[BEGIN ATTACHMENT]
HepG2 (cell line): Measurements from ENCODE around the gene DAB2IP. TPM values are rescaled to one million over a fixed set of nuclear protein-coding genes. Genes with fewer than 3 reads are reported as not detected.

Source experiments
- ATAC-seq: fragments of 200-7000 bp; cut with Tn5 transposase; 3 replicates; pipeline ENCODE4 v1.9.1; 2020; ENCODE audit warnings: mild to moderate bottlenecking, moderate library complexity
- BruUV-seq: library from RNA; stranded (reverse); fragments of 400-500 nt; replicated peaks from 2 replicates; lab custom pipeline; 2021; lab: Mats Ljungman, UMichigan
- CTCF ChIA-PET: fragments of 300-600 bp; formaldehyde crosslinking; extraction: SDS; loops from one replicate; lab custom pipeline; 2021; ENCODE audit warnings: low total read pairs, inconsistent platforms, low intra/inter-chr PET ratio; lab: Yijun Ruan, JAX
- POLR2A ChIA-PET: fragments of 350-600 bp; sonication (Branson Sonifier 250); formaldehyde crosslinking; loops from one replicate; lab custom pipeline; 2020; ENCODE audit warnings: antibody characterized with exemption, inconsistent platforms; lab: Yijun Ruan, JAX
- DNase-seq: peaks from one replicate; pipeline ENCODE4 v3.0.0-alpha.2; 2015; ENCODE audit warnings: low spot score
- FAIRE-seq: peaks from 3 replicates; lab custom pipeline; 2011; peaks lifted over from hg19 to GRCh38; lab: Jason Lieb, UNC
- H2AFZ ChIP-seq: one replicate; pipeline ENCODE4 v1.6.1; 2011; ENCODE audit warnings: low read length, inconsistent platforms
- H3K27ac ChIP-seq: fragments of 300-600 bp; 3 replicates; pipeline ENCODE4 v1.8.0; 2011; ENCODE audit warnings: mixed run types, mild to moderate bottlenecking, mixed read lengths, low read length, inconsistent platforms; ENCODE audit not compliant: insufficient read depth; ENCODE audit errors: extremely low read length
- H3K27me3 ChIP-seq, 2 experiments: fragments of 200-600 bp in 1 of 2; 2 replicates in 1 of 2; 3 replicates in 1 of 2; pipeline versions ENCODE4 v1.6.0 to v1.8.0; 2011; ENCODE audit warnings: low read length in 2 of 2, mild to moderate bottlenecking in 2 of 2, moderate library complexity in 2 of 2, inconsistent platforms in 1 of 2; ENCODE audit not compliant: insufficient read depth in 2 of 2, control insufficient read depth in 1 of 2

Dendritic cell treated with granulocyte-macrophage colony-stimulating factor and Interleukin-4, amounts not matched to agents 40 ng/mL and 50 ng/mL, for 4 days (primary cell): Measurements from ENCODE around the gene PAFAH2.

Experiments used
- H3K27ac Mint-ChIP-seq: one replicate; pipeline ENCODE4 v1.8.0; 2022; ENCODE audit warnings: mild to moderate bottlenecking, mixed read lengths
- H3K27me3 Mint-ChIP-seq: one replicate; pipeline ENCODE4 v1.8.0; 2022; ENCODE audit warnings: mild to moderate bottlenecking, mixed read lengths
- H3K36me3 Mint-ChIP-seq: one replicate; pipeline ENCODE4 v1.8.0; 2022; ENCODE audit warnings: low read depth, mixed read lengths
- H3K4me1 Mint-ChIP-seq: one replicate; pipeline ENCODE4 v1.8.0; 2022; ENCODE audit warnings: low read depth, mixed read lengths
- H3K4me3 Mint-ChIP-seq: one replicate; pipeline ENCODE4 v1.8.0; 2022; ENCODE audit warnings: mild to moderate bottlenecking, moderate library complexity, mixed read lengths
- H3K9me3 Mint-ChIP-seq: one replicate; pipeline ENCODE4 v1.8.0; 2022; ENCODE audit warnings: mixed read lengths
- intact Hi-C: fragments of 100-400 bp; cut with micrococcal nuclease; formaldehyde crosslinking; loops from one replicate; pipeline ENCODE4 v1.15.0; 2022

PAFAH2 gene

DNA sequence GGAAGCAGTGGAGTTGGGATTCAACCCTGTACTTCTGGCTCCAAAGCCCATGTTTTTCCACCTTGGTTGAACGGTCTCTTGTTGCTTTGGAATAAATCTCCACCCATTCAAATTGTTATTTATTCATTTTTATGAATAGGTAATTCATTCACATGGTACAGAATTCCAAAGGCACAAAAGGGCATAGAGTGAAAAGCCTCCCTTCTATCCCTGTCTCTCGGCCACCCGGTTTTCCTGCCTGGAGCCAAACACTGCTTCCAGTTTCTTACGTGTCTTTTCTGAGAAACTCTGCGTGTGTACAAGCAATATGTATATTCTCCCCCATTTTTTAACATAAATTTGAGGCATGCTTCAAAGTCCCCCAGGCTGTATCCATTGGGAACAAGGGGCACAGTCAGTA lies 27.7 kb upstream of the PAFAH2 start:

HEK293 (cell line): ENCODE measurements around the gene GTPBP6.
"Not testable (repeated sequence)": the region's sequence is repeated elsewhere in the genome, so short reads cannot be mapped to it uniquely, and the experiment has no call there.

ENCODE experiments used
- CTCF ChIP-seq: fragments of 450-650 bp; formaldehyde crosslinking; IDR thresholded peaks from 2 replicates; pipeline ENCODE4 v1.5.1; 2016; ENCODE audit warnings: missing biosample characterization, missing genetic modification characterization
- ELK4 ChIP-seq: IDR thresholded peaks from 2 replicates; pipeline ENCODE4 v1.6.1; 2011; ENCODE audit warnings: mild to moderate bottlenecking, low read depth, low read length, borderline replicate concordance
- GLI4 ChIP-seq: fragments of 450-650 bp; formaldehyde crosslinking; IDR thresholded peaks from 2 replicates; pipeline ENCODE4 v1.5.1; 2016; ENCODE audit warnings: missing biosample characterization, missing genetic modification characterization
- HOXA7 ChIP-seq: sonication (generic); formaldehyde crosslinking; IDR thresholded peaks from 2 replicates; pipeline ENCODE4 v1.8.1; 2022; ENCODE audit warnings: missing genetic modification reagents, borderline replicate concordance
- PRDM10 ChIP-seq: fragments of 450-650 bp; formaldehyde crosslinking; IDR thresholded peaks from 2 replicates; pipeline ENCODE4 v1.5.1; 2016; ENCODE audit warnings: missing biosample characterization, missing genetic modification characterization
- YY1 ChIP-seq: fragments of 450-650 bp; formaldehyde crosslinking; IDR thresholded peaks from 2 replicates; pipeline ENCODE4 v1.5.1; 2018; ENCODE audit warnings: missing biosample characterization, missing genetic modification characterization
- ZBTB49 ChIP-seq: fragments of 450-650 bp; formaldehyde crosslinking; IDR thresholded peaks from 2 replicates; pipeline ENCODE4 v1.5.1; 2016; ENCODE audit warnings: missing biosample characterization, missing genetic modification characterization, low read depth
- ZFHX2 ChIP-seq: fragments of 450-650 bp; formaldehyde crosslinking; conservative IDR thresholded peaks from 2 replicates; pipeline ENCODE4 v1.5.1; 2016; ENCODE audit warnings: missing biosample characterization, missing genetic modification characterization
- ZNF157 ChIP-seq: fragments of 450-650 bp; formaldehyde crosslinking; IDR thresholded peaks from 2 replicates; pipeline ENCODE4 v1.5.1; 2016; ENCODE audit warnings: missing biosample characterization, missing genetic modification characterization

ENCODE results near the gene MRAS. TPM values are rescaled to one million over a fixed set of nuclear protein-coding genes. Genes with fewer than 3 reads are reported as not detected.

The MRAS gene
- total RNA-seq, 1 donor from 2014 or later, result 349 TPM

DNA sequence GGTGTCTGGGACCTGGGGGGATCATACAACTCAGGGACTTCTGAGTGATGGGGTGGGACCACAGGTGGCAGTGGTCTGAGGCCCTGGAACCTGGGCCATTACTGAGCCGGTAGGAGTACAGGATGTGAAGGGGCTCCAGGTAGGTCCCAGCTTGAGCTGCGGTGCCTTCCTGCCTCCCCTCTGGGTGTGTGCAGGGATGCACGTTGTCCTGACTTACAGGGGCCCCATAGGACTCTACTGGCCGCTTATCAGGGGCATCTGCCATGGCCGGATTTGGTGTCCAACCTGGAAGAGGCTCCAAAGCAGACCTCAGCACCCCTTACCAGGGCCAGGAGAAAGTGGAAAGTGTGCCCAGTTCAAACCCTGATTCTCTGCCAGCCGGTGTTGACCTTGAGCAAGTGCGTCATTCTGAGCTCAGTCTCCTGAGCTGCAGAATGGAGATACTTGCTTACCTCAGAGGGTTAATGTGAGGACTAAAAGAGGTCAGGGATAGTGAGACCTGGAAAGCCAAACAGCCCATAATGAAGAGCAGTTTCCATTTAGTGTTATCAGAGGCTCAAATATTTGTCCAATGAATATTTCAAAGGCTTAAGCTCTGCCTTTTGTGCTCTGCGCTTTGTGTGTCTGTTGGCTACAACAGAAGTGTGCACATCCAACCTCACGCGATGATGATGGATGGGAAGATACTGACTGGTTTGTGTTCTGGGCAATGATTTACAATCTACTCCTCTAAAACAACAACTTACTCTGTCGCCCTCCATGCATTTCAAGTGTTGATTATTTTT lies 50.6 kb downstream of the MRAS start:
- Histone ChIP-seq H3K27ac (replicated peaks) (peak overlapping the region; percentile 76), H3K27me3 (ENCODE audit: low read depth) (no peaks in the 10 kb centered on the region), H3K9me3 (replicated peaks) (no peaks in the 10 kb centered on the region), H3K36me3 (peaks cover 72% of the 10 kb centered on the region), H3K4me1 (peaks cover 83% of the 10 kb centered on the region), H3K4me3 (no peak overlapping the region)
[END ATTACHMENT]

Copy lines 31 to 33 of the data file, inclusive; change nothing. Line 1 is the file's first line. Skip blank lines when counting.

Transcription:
- YY1 ChIP-seq: fragments of 450-650 bp; formaldehyde crosslinking; IDR thresholded peaks from 2 replicates; pipeline ENCODE4 v1.5.1; 2018; ENCODE audit warnings: missing biosample characterization, missing genetic modification characterization
- ZBTB49 ChIP-seq: fragments of 450-650 bp; formaldehyde crosslinking; IDR thresholded peaks from 2 replicates; pipeline ENCODE4 v1.5.1; 2016; ENCODE audit warnings: missing biosample characterization, missing genetic modification characterization, low read depth
- ZFHX2 ChIP-seq: fragments of 450-650 bp; formaldehyde crosslinking; conservative IDR thresholded peaks from 2 replicates; pipeline ENCODE4 v1.5.1; 2016; ENCODE audit warnings: missing biosample characterization, missing genetic modification characterization